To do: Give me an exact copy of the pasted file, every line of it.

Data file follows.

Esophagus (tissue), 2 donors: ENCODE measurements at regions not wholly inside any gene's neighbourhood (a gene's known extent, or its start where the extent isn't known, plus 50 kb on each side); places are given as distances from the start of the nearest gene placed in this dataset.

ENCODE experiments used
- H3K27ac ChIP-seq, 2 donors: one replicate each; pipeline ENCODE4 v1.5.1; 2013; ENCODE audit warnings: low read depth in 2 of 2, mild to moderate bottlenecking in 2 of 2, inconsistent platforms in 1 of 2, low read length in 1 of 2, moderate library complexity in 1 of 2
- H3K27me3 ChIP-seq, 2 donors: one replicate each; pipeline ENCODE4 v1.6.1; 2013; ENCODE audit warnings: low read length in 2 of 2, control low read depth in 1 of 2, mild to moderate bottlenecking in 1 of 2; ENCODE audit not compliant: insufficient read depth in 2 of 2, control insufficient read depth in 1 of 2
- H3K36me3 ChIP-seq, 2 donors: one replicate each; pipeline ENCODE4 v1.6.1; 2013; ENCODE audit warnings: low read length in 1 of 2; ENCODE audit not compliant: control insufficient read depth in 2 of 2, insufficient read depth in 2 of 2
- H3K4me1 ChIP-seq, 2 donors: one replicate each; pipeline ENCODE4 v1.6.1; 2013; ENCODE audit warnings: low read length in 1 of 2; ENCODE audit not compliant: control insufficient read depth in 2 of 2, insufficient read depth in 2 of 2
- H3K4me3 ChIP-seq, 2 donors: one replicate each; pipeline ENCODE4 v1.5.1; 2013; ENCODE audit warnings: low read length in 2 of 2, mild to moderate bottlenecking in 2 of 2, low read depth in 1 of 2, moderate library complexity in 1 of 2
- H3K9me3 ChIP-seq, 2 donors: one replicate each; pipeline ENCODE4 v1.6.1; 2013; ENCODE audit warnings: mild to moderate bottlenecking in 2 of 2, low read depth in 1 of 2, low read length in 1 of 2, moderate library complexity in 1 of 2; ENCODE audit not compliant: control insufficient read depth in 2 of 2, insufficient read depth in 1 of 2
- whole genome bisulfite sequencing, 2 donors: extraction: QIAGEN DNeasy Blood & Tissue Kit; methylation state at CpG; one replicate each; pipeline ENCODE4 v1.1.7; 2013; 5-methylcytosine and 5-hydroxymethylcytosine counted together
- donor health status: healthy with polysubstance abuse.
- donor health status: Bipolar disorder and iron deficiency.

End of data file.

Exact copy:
Esophagus (tissue), 2 donors: ENCODE measurements at regions not wholly inside any gene's neighbourhood (a gene's known extent, or its start where the extent isn't known, plus 50 kb on each side); places are given as distances from the start of the nearest gene placed in this dataset.

ENCODE experiments used
- H3K27ac ChIP-seq, 2 donors: one replicate each; pipeline ENCODE4 v1.5.1; 2013; ENCODE audit warnings: low read depth in 2 of 2, mild to moderate bottlenecking in 2 of 2, inconsistent platforms in 1 of 2, low read length in 1 of 2, moderate library complexity in 1 of 2
- H3K27me3 ChIP-seq, 2 donors: one replicate each; pipeline ENCODE4 v1.6.1; 2013; ENCODE audit warnings: low read length in 2 of 2, control low read depth in 1 of 2, mild to moderate bottlenecking in 1 of 2; ENCODE audit not compliant: insufficient read depth in 2 of 2, control insufficient read depth in 1 of 2
- H3K36me3 ChIP-seq, 2 donors: one replicate each; pipeline ENCODE4 v1.6.1; 2013; ENCODE audit warnings: low read length in 1 of 2; ENCODE audit not compliant: control insufficient read depth in 2 of 2, insufficient read depth in 2 of 2
- H3K4me1 ChIP-seq, 2 donors: one replicate each; pipeline ENCODE4 v1.6.1; 2013; ENCODE audit warnings: low read length in 1 of 2; ENCODE audit not compliant: control insufficient read depth in 2 of 2, insufficient read depth in 2 of 2
- H3K4me3 ChIP-seq, 2 donors: one replicate each; pipeline ENCODE4 v1.5.1; 2013; ENCODE audit warnings: low read length in 2 of 2, mild to moderate bottlenecking in 2 of 2, low read depth in 1 of 2, moderate library complexity in 1 of 2
- H3K9me3 ChIP-seq, 2 donors: one replicate each; pipeline ENCODE4 v1.6.1; 2013; ENCODE audit warnings: mild to moderate bottlenecking in 2 of 2, low read depth in 1 of 2, low read length in 1 of 2, moderate library complexity in 1 of 2; ENCODE audit not compliant: control insufficient read depth in 2 of 2, insufficient read depth in 1 of 2
- whole genome bisulfite sequencing, 2 donors: extraction: QIAGEN DNeasy Blood & Tissue Kit; methylation state at CpG; one replicate each; pipeline ENCODE4 v1.1.7; 2013; 5-methylcytosine and 5-hydroxymethylcytosine counted together
- donor health status: healthy with polysubstance abuse.
- donor health status: Bipolar disorder and iron deficiency.